3. I work from home too Barb, that's why I am always so quick to comment on your blog. I am usually on the computer (actually too much) Just got in from a walk (Ya see the push) and although is grey, it's really lovely out there and I feel a ton better than an hour ago. Now, if I could just intersperse them more with the sitting thing, that would be great. I used to do that routine while I was studying in a little....move a little....and I found I retained more and was more patient with the study process. Your post just made me remember that. Thanks Barb.

  4. I just had a bad back incident(first one) and everyone said it was from laying on my bed and reading and writing. I am now at a desk but move every few minutes because I can do that at home.

  5. I feel that I was a bit of a Scrooge on this on now. It is a great idea. I mean more movement can only help us right? But I guess I just grow weary of the "what is going to kill us next" articles. That's all. Now that you have read my comment...get up and move damn it!

  6. Moving your body is all good. Moving house is torture. Also, kinda agree with Deb about "what will kill us next". "Got brown hair, itchy feet and periodic tightness in your stomach?" You might have ------ disease. Let's face it, we all have 6 of the 10 leading symptoms of every disease known to science...we're all just waiting for the right math to seal the deal.

  7. AMEN, Deb. (Sorry, Barb). I no longer trust articles like the one Barb refers to. "Journalism" these days seems more to be sensationalized snippets of poorly investigated issues, printed with the express purpose of selling advertisements. Okay, so having said that, I agree that we should all be getting exercise daily. So because my temporary "wife" said to, I'm getting up and driving to the park for a walk in the fresh air.
    All I have left to say to Barb is, yes dear, I'm getting up. Fix me a ham sandwich and a bowl of tomato bisque, I'm gonna be starving when I get back. ;)

  8. Ha! I hear you, naysayers. Believe me, I get fed up with exhortations against everything and anything. That said, this one just made so much sense to my innate physical being (and these are scientific studies being done here, right?), that I felt it an important reminder to change things up a bit. As much to me as to anyone. And as some of you, including an embittered and grumpy Karen ;) will attest: it's good to move no matter how halfheartedly we embrace it! (PS Karen, I am all for the eating!) Thanks Mary-Jo and Madge!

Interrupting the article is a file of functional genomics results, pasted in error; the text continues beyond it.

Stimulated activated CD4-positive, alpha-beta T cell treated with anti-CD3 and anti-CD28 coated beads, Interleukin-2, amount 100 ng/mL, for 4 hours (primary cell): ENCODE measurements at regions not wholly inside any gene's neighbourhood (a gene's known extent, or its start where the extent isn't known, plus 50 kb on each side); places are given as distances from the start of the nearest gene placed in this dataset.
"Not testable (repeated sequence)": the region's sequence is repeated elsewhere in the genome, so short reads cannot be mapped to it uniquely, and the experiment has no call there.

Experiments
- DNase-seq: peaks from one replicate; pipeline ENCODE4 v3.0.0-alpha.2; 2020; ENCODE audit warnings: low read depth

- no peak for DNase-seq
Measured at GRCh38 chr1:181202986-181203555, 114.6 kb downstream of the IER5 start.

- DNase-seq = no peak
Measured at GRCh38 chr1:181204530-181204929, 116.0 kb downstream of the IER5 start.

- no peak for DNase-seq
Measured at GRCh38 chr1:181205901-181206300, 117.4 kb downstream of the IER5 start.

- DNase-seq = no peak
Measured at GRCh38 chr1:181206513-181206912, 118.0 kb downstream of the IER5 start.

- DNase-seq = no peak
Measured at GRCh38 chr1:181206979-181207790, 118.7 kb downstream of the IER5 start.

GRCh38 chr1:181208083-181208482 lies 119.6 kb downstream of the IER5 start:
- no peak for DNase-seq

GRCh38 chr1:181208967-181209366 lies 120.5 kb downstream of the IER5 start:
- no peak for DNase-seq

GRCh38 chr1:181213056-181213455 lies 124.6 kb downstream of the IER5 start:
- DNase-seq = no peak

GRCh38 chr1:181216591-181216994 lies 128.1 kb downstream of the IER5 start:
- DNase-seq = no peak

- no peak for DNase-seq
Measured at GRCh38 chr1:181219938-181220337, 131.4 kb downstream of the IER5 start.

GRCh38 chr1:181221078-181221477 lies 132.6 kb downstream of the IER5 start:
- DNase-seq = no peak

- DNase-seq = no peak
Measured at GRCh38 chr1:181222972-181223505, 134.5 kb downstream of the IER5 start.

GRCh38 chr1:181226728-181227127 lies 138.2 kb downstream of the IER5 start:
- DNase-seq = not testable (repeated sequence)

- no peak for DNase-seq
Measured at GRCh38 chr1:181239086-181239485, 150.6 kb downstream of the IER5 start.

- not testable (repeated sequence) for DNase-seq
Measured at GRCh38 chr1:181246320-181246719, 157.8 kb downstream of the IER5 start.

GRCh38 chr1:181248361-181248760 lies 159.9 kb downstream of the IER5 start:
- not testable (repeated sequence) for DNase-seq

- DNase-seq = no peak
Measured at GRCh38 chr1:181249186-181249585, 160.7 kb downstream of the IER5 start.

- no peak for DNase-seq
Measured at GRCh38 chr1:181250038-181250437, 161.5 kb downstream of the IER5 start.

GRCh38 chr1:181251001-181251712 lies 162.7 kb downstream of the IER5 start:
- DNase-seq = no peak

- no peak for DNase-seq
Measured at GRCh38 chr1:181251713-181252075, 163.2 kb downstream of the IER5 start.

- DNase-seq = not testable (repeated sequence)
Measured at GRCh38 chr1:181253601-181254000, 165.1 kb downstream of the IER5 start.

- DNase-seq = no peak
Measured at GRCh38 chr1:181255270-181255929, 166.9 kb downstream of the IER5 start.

9. you know, I have started working at my computer standing. My husband comes in and laughs at me, but there you have it: me, at the piano, with my laptop in front of me, typing. But here's the question, does it help if I'm standing still?

  10. I want one of those desks with the treadmill underneath.

  11. Gae, I bet anything that helps (because the blood isn't just stopping at the ol butt-age area). I often read standing.

    James -- sounds like an invention waiting to happen -- I'll be first in line :)

    Me --I keel wondering if I should get one of those inflatable balls you can sit on instead of a chair.

  12. Surely, I'm not the only one who grumpily grouched, "Sitting is bad? Fine. I'll go lay down."

  13. EEK! Sitting in class all day + sitting at night and doing homework= this girl sits a lot! Fortunately my job has me on my feet a lot, but not so much in the upcoming days since classes are winding down! Thanks for the heads up. I've always wanted one of those gigantic yoga balls to sit on (only because I like bouncing on them). Perhaps that would help...


  14. I set my kitchen timer so that every 50-60 minutes at my desk I've no choice but to go turn it off (can't stand to let the dinging go on!) and then I walk around the house for 5 or 10 minutes, or go outside for a walk or, in summer, spend 10 minutes hoeing in the garden. I come back sharper and refreshed, so it does make a difference to my overall outlook, and I'm sure it makes a health difference too. You can't go wrong with a "Move more, more often" motto.